hearing an awful lot about it.”
A 2009 Crown Financial survey (www.
crowncanada.ca) showed a third of Can-
adian pastors had not preached on money
in the past year. Yet 98
per cent of people in the
pews indicated they believe the Church should
be teaching biblical principles about money and
finances, while only 32
per cent of churchgoers
had heard teaching on the subject more
than once in the last 12 months.
Although there might be many reasons for getting into debt – student loans,
marital breakdown, illness, bad investments – most people get there by living
beyond their means. And society – which
is “driven by consumerism,” says Kupecz
– does not help. Credit cards are too easy
to obtain. And the banks, which used to
be conduits for saving, Kupecz notes, are
now conduits for debt. “When you go into
a bank and have a financial issue, what
they do is exchange one debt for another.”
CNCF, with headquarters in Ottawa, was
incorporated in 2001 as a way of “connecting
God’s money with God’s work.” From that
organization Advisors with Purpose (AWP),
a discipleship network of Christian financial
advisors, was developed.
Canada’s burgeoning debt load has led
to a new initiative by AWP – Debt Freedom
Centres, where debt-laden Canadians can
go for financial counselling. Several have already been set up in the Ottawa area, as well
as other parts of Ontario, Alberta and British
Columbia. For $200 a month, a church – or
group of churches working together – can
get enough training and resources from
CNCF to offer free volunteer counselling to
anyone in the community who needs it.
Janet hasn’t yet learned to deal with her
debt, but many others are realizing they
can do something about it, if they only get
the right help.
About 20 years ago Fred Brogan was in
the military and living from one paycheque
to the next. He asked the Lord for “know-
ledge of money.” When invited to become
a director of a company, he leapt in, turned
over his life savings and co-signed for his
partners. “They took the equity and left
town,” he says, laughing at the memory.
But he has no regrets. “If it wasn’t for that,
I wouldn’t be where I am right now.”
Although he was up to $200,000 in
the hole, Brogan managed to pay off his
debts without going bankrupt, learning
about money man-
agement on the way.
Now the owner of his
own financial services
company, the Em-
pirical Group (www.
Kingston, Ont., Brogan
has been helping people with their money
issues for two decades. A member of AWP,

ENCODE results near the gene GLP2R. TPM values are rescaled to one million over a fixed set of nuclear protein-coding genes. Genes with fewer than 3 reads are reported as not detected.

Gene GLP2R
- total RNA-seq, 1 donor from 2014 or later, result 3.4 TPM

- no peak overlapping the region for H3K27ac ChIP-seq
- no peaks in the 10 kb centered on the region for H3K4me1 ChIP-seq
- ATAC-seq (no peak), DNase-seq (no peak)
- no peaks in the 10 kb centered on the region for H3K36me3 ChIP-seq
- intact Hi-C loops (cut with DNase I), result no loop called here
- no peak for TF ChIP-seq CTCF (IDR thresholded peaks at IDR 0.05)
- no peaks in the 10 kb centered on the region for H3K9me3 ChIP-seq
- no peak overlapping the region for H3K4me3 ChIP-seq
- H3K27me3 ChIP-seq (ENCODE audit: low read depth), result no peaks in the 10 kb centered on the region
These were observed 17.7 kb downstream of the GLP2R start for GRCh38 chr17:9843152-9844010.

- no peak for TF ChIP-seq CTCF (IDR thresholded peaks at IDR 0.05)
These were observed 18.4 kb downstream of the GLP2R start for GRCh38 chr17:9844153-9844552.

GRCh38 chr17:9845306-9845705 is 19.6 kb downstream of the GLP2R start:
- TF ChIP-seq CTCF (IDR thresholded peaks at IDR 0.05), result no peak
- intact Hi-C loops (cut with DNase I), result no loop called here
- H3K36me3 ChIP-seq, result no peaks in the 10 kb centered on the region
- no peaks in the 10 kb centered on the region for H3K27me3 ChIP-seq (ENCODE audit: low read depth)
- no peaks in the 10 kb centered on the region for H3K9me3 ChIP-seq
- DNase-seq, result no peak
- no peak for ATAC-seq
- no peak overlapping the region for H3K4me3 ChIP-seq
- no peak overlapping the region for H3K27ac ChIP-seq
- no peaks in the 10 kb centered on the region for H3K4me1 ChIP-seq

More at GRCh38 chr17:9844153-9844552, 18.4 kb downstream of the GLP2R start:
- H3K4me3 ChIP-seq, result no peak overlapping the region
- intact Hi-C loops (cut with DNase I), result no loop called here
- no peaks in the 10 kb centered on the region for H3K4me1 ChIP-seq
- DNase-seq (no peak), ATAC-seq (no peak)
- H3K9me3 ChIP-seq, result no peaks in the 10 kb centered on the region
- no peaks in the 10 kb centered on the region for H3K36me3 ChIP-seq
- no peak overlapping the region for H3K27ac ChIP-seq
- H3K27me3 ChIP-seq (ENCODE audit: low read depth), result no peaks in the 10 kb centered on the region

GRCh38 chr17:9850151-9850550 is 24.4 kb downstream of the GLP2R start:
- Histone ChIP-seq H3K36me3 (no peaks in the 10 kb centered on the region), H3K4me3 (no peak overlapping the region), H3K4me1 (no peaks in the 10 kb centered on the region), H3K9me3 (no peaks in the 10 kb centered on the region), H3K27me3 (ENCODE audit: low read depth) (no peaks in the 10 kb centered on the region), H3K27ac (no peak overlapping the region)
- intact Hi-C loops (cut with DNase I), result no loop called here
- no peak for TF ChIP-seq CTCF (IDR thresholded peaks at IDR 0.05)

Brogan is determined to make Kingston
Canada’s first debt-free city, a goal he be-
lieves God gave to him.
Canadians across the economic con-
tinuum are challenged by personal debt. A
Statistics Canada survey from 2012 discov-
ered people with higher education levels,
higher incomes, and better knowledge of
the financial world actually have higher
levels of debt, partly because of heavy
At the lower end of the scale, those on
government assistance struggle just to buy
groceries. Nicole Bade, a young Hamilton,
Ont., woman who had to drop out of college because of an injury, defaulted on her
How to get (and Stay) Out of Debt
While many advisors would tell you to consolidate your debts into one megaloan and chip away at it, or tackle the biggest one first, Jan kupecz, executive director of Canadian national Christian Foundation,
warns that can be overwhelming and discouraging. she comes at it from the opposite direction, which she calls the “snowball” approach: Get rid of the smallest
debt first. That way you can claim a victory – however small – and be inspired to
move on to the next debt.
no matter how big or small your income, it is vital to build a budget and stick
to it, says Helen Johnson, national director of Christians Against Poverty (CAP)
Canada. sometimes that means having a coach with whom you can check in
regularly for encouragement and advice.
suggests dropping your credit card into a soup can of water and freezing it to
avoid emotional or impulse spending, thawing it only when you really need it.
accessible) for the time when something goes wrong – a major car repair or a
furnace breakdown, for example.
bought into the bill of goods that says the only way you can buy a car is by getting a loan,” says kupecz, who advocates long-term planning and saving instead.
been benefited from CAP. “It’s a first step, because maybe the people close to
you can give you the resources.”
ling your debt.
powerful today.” But if you stay out of the shopping mall and avoid looking at
glitzy flyers, the desire to buy what you don’t need will be curbed.
For more information, check out these websites:
called Financial Fitness.
com or google “Christian frugal living” for a wealth of tips. FT –DF
get into debt
by living beyond